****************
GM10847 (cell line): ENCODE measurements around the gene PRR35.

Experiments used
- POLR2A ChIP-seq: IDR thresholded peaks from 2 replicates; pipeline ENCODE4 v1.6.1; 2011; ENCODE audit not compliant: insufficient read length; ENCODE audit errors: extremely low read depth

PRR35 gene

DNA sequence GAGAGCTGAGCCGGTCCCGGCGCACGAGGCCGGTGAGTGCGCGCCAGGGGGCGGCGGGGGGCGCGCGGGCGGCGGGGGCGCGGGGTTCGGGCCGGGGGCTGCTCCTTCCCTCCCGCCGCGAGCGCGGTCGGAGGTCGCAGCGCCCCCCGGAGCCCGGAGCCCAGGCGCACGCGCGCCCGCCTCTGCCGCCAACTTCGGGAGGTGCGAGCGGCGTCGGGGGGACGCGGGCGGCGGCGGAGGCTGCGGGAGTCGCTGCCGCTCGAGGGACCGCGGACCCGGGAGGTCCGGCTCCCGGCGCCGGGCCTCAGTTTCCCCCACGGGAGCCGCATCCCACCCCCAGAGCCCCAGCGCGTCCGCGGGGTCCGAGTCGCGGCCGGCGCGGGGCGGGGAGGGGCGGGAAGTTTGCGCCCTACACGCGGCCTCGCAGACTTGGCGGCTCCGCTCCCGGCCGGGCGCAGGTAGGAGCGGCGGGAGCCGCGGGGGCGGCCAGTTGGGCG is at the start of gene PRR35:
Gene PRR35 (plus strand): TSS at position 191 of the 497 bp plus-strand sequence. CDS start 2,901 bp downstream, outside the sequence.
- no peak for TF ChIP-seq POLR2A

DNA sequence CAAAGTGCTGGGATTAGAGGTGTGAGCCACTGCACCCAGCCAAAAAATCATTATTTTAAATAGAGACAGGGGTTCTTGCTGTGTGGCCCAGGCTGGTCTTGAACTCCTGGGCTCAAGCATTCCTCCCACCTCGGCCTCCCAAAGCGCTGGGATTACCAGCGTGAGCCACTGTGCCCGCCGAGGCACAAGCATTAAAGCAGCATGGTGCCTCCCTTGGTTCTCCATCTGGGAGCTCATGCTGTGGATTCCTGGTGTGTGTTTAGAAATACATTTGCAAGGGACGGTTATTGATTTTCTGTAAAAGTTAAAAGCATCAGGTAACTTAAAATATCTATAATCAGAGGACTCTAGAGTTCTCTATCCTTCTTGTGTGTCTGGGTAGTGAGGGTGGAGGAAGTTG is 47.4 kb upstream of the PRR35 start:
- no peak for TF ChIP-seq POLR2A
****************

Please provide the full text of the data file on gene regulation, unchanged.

GM10847 (cell line): ENCODE measurements around the gene PRR35.

Experiments used
- POLR2A ChIP-seq: IDR thresholded peaks from 2 replicates; pipeline ENCODE4 v1.6.1; 2011; ENCODE audit not compliant: insufficient read length; ENCODE audit errors: extremely low read depth

PRR35 gene

DNA sequence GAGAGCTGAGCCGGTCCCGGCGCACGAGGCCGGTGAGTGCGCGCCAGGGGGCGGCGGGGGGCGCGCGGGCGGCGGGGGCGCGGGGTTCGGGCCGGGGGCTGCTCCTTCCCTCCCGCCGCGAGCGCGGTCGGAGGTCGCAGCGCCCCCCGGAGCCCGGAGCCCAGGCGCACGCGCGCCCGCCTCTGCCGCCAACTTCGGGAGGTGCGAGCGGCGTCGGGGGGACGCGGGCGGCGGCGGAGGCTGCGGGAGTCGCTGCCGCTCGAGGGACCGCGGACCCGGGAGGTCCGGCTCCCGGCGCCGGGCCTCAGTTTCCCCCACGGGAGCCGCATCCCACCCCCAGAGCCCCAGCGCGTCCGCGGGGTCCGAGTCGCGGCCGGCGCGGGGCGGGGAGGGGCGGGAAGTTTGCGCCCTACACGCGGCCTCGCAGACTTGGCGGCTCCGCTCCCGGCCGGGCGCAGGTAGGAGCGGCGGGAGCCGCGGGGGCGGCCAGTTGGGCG is at the start of gene PRR35:
Gene PRR35 (plus strand): TSS at position 191 of the 497 bp plus-strand sequence. CDS start 2,901 bp downstream, outside the sequence.
- no peak for TF ChIP-seq POLR2A

DNA sequence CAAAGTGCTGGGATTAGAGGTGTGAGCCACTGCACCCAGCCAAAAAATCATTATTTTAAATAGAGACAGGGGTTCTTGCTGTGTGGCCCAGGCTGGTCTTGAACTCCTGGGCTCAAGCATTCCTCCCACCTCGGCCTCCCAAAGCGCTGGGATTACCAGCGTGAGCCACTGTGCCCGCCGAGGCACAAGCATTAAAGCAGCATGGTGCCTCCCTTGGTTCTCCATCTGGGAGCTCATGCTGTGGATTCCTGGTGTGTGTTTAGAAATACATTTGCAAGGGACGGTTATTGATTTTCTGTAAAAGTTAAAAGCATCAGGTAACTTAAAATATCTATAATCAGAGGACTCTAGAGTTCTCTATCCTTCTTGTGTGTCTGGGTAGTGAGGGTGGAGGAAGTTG is 47.4 kb upstream of the PRR35 start:
- no peak for TF ChIP-seq POLR2A